The police are warning that the so-called ’Nottingham Knockers’ have been knocking on doors around Ross-on-Wye.
One case was reported in Llangrove on Friday, December 14th. The reports were of doorstep callers offering small household products for sale. These callers may claim to be ex-convicts attempting to mend their ways, however they are not part of any recognised rehabilitation scheme.
The police are asking residents to warn your neighbours, particularly elderly or vulnerable neighbours, not to open the door to strangers or buy or sell on the doorstep.
The sellers may say that they are on a "rehabilitation course" arranged by probation services or other organisations trying to find people work. This is not the case and often they are known criminals. Probation services do not run such schemes.
Members of the police have found that usually the doorstep knockers are deposited in an area from a transit van and given a list of streets to work. An hour or so later they are picked up and dropped off in another location. They often work from 9am to 9pm.
They will knock on a door, offering cleaning items which they know are cheap and of very poor quality; the householder also knows they are rubbish but that is part of the scam. Many people will purchase items and pay them something, just to get rid of them. There have been cases of elderly residents handing over large sums as these lads can be very persistent and confrontational.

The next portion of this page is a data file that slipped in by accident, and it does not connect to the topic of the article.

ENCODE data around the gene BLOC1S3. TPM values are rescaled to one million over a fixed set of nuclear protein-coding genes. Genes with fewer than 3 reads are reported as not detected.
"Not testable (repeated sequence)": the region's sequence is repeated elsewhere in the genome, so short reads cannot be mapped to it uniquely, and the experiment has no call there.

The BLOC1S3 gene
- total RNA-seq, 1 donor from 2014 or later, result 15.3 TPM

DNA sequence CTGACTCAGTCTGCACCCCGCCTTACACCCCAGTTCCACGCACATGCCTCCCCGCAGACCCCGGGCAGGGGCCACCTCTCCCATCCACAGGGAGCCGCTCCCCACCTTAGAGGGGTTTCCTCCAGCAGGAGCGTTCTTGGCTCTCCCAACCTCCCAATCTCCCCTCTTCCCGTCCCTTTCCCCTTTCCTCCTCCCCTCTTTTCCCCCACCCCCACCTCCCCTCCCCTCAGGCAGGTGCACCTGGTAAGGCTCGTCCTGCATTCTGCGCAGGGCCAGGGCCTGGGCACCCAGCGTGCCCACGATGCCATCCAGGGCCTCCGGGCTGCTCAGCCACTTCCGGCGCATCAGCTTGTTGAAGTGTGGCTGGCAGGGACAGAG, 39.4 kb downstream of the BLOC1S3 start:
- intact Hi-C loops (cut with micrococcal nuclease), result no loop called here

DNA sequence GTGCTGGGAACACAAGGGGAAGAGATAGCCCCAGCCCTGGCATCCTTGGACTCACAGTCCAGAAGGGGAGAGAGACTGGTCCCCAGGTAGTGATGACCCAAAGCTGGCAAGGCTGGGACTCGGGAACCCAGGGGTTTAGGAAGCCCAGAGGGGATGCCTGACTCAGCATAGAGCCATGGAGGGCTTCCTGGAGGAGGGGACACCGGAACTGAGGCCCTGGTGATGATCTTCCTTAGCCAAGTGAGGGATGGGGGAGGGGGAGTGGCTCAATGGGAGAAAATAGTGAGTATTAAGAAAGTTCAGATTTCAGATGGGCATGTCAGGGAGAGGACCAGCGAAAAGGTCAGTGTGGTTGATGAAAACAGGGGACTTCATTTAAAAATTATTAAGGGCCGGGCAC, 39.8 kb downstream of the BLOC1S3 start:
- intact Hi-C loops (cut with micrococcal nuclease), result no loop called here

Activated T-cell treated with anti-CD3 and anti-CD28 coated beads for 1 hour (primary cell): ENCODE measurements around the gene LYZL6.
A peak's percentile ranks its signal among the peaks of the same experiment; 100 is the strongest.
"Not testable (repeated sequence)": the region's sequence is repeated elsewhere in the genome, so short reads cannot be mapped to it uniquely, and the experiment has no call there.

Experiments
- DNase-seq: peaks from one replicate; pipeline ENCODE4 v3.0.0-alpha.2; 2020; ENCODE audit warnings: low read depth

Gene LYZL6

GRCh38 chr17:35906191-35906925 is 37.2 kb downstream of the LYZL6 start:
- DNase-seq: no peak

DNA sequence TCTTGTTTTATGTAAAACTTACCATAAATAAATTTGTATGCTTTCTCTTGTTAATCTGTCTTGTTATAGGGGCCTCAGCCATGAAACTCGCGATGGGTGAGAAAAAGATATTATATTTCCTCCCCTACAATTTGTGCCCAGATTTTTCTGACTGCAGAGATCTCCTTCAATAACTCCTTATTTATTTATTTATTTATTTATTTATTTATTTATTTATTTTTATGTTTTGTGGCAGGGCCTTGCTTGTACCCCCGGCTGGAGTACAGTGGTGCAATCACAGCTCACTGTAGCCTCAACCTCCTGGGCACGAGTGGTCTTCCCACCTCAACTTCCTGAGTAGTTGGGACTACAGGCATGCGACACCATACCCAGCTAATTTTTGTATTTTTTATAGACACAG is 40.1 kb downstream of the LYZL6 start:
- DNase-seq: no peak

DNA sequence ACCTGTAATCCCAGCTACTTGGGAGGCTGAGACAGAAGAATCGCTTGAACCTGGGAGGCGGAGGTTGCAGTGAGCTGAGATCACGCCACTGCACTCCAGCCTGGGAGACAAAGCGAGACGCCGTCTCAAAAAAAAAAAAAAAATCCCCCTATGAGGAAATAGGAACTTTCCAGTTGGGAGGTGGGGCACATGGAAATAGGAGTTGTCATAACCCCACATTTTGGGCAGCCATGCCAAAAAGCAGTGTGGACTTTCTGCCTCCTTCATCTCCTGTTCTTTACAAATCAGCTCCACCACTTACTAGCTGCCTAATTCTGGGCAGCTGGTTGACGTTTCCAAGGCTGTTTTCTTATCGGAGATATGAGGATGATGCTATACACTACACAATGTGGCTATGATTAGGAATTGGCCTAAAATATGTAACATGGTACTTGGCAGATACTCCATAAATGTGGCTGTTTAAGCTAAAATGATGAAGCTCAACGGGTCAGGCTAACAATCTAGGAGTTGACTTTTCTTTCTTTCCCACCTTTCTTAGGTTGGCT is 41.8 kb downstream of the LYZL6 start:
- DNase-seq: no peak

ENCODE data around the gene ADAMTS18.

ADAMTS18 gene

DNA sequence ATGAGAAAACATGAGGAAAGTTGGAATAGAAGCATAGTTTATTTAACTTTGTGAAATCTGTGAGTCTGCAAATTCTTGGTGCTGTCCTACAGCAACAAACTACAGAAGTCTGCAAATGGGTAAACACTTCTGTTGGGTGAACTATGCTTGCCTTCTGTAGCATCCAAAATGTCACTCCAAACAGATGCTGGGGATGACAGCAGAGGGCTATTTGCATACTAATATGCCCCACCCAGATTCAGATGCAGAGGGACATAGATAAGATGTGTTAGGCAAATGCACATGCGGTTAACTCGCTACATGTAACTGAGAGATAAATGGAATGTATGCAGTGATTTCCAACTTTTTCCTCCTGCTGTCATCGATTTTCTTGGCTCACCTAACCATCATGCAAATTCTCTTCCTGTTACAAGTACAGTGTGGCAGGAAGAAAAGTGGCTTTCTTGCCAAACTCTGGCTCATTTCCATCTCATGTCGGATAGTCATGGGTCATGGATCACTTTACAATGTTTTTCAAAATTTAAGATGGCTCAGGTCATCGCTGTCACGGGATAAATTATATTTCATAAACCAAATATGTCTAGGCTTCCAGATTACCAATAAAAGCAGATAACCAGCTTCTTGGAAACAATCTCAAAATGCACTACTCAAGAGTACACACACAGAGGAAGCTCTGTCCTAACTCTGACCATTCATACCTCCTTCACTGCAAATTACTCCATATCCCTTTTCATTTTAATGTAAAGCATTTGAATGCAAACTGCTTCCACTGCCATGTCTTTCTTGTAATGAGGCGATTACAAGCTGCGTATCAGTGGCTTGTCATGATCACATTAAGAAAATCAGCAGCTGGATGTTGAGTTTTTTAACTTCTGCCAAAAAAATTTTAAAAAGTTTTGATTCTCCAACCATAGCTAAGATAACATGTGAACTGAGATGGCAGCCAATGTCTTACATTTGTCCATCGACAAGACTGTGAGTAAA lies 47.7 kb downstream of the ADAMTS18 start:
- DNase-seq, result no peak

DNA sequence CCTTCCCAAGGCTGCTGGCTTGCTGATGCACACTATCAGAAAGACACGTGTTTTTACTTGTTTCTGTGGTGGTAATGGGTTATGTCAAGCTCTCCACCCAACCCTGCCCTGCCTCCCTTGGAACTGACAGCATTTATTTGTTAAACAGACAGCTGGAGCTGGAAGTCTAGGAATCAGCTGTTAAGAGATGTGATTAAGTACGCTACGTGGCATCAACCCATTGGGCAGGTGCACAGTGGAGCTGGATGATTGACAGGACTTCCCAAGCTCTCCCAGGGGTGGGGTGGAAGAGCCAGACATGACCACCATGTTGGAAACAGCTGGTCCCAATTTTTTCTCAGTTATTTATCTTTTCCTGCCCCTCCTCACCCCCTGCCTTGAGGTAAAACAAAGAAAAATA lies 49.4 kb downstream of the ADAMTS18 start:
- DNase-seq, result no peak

The price for whatever has been purchased usually comes to a note - usually £10. The householder disappears to get this - this is when the scam begins. When the note is handed over, the lad examines the condition and how long it took the person to get it. If it is crumpled, they accept it and move on. If it is crisp flat and new - they are much more interested and may engage the person in more conversation, to obtain details about them. As they leave they will smell the note. If it is slightly musty - this is an indication that there is more in the property. Those addresses are noted. The addresses of elderly / vulnerable / gullible people are all noted.
These are handed to the employer and there is a small amount of cash handed over for each one.
These addresses are then sold in prisons and pubs. If there is a later break-in, the employer expects a further cut of the proceeds.
These lists are purchased by all sorts of people including tree workers, roofers, dodgy builders etc., and can be shared amongst the travelling community. Once on a list, your address could be sold on and on. Hence the repeat nature of these persistent callers.